Want to make a difference but you’re not sure how? Ruth is available for speaking engagements to talk about the global refugee crisis, the Canadian private sponsorship program, fundraising, opportunities to get involved, and the impact of our work.

As the founder of Walk Like a Refugee and the Westside Refugee Response, Ruth is an outspoken ambassador for the refugee cause and for the Canadian Private Refugee Sponsorship Program, a program that is unique to Canada. She leads creative fundraising campaigns and has spearheaded and participated in numerous private sponsorships. She has witnessed the life-changing impact of helping the world’s most vulnerable people.

Her involvement has roots in her Jewish heritage and in her connection to the holocaust.

“Like every other Jew living in the second half of the 20th Century, I grew up in the shadow of the holocaust,” she explains. “When I was a child in the 1970s, my parents would take me to visit my Great Uncle Sam and Auntie Goldie at their little house in Toronto’s Kensington Market. They were Polish concentration camp survivors whose first spouses and children were all killed in the camps.

“I sat on the floor staring at the wall of framed black-and-white photographs of all the men, women, and kids in our family who had died at the hands of the Nazis.”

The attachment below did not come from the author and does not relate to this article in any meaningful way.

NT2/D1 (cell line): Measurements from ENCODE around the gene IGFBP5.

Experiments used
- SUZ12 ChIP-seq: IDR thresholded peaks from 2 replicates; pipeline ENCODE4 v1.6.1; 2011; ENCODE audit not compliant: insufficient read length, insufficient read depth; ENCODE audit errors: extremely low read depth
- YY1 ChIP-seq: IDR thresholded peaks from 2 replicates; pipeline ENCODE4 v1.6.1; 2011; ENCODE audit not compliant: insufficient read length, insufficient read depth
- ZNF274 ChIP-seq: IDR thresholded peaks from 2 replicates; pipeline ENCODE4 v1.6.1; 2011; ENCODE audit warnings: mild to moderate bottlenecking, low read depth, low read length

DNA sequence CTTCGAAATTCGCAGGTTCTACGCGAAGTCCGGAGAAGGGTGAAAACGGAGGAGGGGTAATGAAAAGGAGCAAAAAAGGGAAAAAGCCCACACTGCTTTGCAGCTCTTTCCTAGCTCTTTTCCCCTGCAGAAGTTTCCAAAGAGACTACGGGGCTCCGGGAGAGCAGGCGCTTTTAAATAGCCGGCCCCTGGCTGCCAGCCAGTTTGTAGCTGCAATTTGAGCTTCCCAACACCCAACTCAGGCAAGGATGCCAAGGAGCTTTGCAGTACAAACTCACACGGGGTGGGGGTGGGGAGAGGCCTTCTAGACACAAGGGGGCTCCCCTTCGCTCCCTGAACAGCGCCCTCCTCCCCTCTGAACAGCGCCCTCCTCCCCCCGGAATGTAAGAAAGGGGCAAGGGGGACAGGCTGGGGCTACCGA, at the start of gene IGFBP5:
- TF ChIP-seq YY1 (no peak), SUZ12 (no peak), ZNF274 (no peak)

It didn’t have much of an impact at the time, and it was only after she grew up and had a child of her own that she started paying attention to the global refugee crisis and thinking a lot about how badly the world failed the refugees of that war, and about what “never again” really means.

I am available for speaking engagements to talk about the global refugee crisis, refugees around the world, the Canadian private sponsorship program, fundraising, opportunities to get involved, and the impact of our work.

“Not a day goes by that I don’t think about the holocaust and the millions of European Jews of whom the world washed its hands. While I’m not entirely in agreement with those comparing our current global crises with the holocaust, my personal connection to this is what motivates my involvement with refugee causes today.

“The world is closing its doors and blacking out its windows, pretending it’s not home to 70 million displaced people – 25 million of whom are refugees. Italy is arresting and imprisoning the people who save refugees from drowning at sea.”

But history will turn, she says.

“History eventually turns not just on the bad guys, but on those who stood by watching and doing nothing. It might not be today, it might not be tomorrow, but history will turn. I want to be on the side of right, and I encourage others to join us on this side.”

Get in touch to invite Ruth to speak at your next event.